Katharine Briggs Folklore Award 2003: Judges' Report

Folklore, December 2004 | Go to article overview

Katharine Briggs Folklore Award 2003: Judges' Report


The Katharine Briggs Folklore Award for 2003 was presented on Tuesday 11 November 2003 by the President, Dr Marion Bowman, at The Warburg Institute, following a lecture by Robin Briggs, Fellow of All Souls, Oxford, entitled "By the Strength of Fancie: Witchcraft and the Early Modern Imagination."

Forty-one books were entered this year--an impressive number, covering a very wide range of subjects, both historical and contemporary, both British and foreign. We have the impression that the overall quality of folklore submissions is rising year by year, which is encouraging, although it makes the task of selecting a shortlist more difficult. Three books unfortunately were ineligible for consideration under the terms of the Award rules: David Atkinson's The English Traditional Ballad (Ashgate) because the author is on the Folklore Society's Committee; Roy Palmer's Folklore of Leicestershire & Rutland (Tempus) because it is primarily a reprint, although with some additional material; and Fionnuala Carson Williams's Wellerisms (University of Vermont, Proverbium, Supplement Series), because it was published in the USA alone, without simultaneous UK or Ireland publication.

Three or four more fell outside our criteria, being literary criticism, psychology, or even biology, not folklore. The judges chose a shortlist of eleven, and from among these picked two for Honourable Mention, a Runner-up, and the Winner--and it can be said that the choice between Runner-up and Winner was a close-run thing.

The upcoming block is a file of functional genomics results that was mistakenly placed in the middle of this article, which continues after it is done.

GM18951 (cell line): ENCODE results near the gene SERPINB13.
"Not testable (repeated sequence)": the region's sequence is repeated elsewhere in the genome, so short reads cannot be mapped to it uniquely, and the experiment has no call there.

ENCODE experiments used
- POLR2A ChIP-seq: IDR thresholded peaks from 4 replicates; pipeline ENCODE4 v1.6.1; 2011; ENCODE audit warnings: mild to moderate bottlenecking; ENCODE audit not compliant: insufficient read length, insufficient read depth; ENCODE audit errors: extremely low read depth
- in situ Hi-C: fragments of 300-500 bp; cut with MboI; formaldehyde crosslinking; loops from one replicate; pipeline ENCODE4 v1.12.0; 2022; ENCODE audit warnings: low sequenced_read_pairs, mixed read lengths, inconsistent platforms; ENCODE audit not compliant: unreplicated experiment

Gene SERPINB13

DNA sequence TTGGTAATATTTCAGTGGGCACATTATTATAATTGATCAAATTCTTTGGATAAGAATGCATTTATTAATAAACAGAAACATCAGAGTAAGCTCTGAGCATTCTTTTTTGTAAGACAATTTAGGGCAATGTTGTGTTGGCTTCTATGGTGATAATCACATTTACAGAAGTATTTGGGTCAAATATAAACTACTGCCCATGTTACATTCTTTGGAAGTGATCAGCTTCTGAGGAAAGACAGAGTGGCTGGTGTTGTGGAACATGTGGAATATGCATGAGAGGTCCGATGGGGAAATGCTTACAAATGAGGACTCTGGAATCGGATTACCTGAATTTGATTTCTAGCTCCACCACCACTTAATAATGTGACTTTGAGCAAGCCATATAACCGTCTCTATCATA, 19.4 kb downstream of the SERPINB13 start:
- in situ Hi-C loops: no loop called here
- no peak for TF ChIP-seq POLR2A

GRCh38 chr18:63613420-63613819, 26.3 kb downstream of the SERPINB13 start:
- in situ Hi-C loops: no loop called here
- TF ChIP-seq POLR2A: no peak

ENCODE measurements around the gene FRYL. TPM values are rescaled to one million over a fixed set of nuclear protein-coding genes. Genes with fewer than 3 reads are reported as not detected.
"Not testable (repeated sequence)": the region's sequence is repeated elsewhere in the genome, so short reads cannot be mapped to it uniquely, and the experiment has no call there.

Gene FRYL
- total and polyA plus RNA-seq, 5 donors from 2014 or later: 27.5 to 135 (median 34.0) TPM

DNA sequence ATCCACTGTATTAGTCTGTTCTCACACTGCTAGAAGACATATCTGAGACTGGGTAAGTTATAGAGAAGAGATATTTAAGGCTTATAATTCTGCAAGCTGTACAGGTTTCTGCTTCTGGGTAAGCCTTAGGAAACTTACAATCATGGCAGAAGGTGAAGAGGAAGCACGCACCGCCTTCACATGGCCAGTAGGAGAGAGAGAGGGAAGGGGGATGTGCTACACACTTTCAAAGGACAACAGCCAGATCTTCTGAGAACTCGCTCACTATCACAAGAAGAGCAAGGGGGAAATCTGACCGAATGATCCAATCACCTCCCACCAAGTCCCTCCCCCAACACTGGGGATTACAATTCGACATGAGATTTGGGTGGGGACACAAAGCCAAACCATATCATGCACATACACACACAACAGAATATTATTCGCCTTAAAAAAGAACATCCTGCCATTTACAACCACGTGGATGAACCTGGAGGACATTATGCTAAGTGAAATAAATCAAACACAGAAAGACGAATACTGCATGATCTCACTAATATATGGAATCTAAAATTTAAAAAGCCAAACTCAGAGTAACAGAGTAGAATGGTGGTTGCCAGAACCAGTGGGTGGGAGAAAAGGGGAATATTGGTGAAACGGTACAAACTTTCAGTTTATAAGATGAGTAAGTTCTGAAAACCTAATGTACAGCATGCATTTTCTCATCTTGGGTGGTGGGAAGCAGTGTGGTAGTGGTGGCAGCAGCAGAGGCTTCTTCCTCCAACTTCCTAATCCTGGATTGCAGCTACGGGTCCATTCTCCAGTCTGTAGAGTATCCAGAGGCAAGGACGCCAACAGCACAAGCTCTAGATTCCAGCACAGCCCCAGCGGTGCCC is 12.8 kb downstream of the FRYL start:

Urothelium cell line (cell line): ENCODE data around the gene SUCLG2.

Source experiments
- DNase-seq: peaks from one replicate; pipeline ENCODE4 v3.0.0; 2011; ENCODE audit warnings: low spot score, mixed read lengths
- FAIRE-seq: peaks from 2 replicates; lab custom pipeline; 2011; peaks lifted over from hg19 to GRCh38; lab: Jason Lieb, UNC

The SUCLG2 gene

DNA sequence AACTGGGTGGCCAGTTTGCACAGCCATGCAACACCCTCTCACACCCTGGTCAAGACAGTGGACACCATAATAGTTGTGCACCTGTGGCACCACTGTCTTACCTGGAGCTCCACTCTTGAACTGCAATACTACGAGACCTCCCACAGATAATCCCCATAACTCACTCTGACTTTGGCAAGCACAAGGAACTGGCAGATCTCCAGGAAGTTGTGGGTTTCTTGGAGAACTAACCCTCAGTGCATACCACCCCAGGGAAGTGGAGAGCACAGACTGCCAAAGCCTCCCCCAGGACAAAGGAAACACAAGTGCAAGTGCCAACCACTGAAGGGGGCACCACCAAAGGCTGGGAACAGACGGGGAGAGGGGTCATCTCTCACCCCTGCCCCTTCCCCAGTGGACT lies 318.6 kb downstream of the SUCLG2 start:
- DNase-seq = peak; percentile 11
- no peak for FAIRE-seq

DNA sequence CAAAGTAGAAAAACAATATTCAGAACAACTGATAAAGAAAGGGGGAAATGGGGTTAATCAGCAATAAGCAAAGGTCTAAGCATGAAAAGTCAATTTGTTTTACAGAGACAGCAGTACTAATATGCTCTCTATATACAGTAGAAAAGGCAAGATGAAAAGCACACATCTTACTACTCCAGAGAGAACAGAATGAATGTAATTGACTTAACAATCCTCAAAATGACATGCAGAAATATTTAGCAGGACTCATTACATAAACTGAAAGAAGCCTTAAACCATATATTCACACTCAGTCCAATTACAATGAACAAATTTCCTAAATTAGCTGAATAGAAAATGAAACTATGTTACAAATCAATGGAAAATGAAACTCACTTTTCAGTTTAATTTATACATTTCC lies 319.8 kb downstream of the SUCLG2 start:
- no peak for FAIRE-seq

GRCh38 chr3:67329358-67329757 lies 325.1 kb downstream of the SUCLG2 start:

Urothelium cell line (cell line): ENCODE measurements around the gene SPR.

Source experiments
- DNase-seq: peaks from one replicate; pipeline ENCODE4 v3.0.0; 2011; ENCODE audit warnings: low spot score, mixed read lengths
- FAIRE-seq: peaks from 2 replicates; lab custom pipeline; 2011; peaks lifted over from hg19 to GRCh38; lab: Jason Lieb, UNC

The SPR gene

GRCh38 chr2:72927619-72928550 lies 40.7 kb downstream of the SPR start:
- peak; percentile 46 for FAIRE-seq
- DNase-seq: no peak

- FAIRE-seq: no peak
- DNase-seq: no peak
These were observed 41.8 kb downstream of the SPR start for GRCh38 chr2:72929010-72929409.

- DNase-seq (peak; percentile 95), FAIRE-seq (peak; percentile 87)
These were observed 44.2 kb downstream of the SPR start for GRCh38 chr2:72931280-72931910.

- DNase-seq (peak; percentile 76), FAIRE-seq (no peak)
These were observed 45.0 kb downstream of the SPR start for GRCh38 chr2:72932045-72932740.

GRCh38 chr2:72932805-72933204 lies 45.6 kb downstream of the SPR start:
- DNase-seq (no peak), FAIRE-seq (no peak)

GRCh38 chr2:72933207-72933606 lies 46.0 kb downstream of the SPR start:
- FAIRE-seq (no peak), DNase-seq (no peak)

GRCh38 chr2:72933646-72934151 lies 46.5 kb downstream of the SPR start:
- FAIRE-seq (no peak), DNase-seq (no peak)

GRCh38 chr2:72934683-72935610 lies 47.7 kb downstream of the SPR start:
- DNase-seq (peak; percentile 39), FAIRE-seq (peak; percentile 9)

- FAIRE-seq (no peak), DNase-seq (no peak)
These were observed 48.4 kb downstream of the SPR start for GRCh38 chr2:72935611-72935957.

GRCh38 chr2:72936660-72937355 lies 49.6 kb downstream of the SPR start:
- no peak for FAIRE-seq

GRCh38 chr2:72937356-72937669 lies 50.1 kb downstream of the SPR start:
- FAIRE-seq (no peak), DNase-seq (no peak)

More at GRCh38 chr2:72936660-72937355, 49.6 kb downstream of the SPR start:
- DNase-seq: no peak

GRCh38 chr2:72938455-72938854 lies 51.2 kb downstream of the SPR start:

Of the books shortlisted, John Boardman's The Archaeology of Nostalgia (Thames & Hudson) is essential reading for anyone with an interest in Greek myths. It explores how the Classical Greeks exploited landscape features, place-names, fossils, and surviving artefacts from previous cultures to build up a mental image of the heroic and mythical past in a very concrete way. To folklorists studying the characteristics of local legends in our own countries, the parallels will be fascinating and illuminating.

Three themed collections of scholarly papers were shortlisted. Celtic Hagiography and Saints" Cults (University of Wales Press), edited by Jane Cartwright, contains fifteen papers examining various items of early and medieval hagiography from Wales, Ireland, Cornwall, Celtic Scotland, and Brittany, in closely detailed analysis. It is a useful contribution to an area of study that is attracting increasing attention. Welsh Communities (University of Wales Press), edited by Charlotte Aull Davies and Stephanie Jones, has contributions from ethnographers and sociologists, drawing upon long-term personal programmes of research from within the communities studied. The concept and experience of "community" is explored from several different angles. The third collection is Food and the Rites of Passage (Prospect Books), edited by Laura Mason. Although there is some variation in quality between papers in this volume, the general theme is an important one and the book contains much interesting information.

Anthropology is represented this year by Suzanne Kuchler, Malanggan (Berg). This is a thorough investigation of the sacrificial rites and the complex beliefs surrounding wooden figures called malanggan, which are made in Papua New Guinea for use in funerary ritual. The figures themselves are common in ethnographic museums, since their sanctity ends once the cycle of mourning and remembering is closed, so they can be disposed of to collectors rather than destroyed; nevertheless, their metaphysical importance is profound. …

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